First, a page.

I also wonder if the dealer was in on the scheme. If I was dealing blackjack and a player asked me to draw a smiley face on the back of all the Aces or something, I would make SURE that every supervisor knew that I was doing that. The baccarat dealer at the Borg might have been under some general instruction to humor the high rollers (and, apparently, might have been irradiated by the feminine charms of Ivey's playing partner), but would he just fiddle with the cards based on Ivey's request, when doing so might get him fired, or worse, dragged outside and dipped in the ocean, which, given the local pollution levels, would have been instantly fatal?

The inside job aspect could also have been one level higher, for instance if the dealer says, "He wants me to do such and such, is that really OK?" and the floorman says, "Sure, no problem, do as he asks," nudge nudge, wink wink.
teliot
teliot
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October 26th, 2016 at 1:36:39 PM permalink
Quote: Joeshlabotnik

I also wonder if the dealer was in on the scheme.

No. Take this response for what it's worth. I was Ivey's expert in the Crockford's case.
Poetry website: www.totallydisconnected.com
Ibeatyouraces
Ibeatyouraces
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October 26th, 2016 at 2:04:45 PM permalink
Does anyone think the AC casinos Don Johnson AP'ed will go after him after this verdict? He's admitted having his cohorts at the tables ST and HC during his loss rebate blitz.
DUHHIIIIIIIII HEARD THAT!
MathExtremist
MathExtremist
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October 26th, 2016 at 2:16:46 PM permalink
Quote: Ibeatyouraces

Does anyone think the AC casinos Don Johnson AP'ed will go after him after this verdict? He's admitted having his cohorts at the tables ST and HC during his loss rebate blitz.

Not likely. From what I recall, Don Johnson derived his edge from the too-large loss rebate, not from manipulating any aspect of the games themselves. I don't think the gaming regs have anything to say about what is effectively a poorly-designed personalized marketing promotion.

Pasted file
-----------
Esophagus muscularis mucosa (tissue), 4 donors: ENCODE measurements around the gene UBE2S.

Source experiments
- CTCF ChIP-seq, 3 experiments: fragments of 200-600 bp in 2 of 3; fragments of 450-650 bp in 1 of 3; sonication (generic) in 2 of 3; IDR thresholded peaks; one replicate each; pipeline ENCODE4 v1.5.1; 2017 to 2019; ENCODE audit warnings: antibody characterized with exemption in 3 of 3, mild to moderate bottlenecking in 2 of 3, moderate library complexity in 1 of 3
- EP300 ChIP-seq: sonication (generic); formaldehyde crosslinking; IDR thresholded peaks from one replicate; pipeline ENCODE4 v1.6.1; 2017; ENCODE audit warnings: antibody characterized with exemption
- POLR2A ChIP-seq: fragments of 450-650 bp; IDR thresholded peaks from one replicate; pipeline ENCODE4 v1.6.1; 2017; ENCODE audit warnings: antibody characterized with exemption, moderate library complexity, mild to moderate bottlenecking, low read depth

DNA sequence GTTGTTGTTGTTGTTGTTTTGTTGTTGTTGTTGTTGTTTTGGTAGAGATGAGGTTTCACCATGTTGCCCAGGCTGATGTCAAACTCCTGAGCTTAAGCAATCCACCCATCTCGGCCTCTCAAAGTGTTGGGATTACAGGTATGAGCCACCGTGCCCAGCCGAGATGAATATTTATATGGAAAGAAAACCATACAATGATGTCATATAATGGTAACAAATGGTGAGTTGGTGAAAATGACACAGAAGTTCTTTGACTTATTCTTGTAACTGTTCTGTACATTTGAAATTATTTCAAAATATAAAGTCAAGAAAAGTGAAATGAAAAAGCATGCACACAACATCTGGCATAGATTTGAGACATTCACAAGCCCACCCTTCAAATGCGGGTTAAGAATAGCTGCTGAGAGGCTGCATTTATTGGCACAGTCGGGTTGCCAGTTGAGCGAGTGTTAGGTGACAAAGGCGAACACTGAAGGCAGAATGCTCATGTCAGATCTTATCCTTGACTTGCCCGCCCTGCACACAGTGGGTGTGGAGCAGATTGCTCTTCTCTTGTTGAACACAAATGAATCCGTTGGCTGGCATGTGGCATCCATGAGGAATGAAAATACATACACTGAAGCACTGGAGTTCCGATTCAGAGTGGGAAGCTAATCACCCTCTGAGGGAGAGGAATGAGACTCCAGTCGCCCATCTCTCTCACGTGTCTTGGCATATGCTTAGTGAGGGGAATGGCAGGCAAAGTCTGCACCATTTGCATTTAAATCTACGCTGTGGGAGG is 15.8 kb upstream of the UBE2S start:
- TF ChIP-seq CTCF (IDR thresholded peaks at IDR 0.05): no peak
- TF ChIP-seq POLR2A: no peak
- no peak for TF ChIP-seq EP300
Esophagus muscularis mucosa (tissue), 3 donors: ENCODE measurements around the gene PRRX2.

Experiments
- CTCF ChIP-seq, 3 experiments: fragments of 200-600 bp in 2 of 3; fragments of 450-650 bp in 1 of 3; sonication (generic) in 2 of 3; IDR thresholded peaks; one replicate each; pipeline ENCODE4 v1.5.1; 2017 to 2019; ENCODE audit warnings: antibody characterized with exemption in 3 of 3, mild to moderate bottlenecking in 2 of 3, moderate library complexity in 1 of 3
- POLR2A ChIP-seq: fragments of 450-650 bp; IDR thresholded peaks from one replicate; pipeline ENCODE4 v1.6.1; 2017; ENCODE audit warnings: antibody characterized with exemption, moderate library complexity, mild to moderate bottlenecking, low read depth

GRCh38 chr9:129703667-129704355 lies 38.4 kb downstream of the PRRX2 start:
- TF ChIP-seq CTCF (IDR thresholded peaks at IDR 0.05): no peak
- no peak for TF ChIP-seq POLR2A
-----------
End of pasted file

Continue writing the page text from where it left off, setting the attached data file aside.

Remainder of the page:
"In my own case, when it seemed to me after a long illness that death was close at hand, I found no little solace in playing constantly at dice." -- Girolamo Cardano, 1563
Ibeatyouraces
Ibeatyouraces
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October 26th, 2016 at 2:42:51 PM permalink
Quote: MathExtremist

Not likely. From what I recall, Don Johnson derived his edge from the too-large loss rebate, not from manipulating any aspect of the games themselves. I don't think the gaming regs have anything to say about what is effectively a poorly-designed personalized marketing promotion.


He said in an interview that the rebates didn't give him his edge. It was the "other" things along with them that did.

I'm not saying that the casinos will go after the money. Just curious if anyone thinks they'll try.

https://youtu.be/hJpnnaksXNM

https://www.888casino.com/blog/burning-down-the-house-the-amazing-story-of-don-johnson/

"In fact, things got hopping enough that the pit-boss failed to recognize Johnson card-counting, the guy next to him catching glimpses of the dealerís hole cards and another collaborator sequencing the deck, telling Johnson when strong cards would be coming his way. Besides serving as distractions, the good-looking girls made small bets and ate cards when the count got bad."
DUHHIIIIIIIII HEARD THAT!
MathExtremist
MathExtremist
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October 26th, 2016 at 3:20:51 PM permalink
Quote: Ibeatyouraces

"In fact, things got hopping enough that the pit-boss failed to recognize Johnson card-counting, the guy next to him catching glimpses of the dealerís hole cards and another collaborator sequencing the deck, telling Johnson when strong cards would be coming his way. Besides serving as distractions, the good-looking girls made small bets and ate cards when the count got bad."

None of those acts, however, would qualify as intentional card marking based on how I interpret the judge's ruling. The closest would be eating the small cards with small bets, but even that is not something that's "using cards they caused to be maneuvered in order to identify their value only to them." It's settled law in New Jersey that counting is not unlawful.
"In my own case, when it seemed to me after a long illness that death was close at hand, I found no little solace in playing constantly at dice." -- Girolamo Cardano, 1563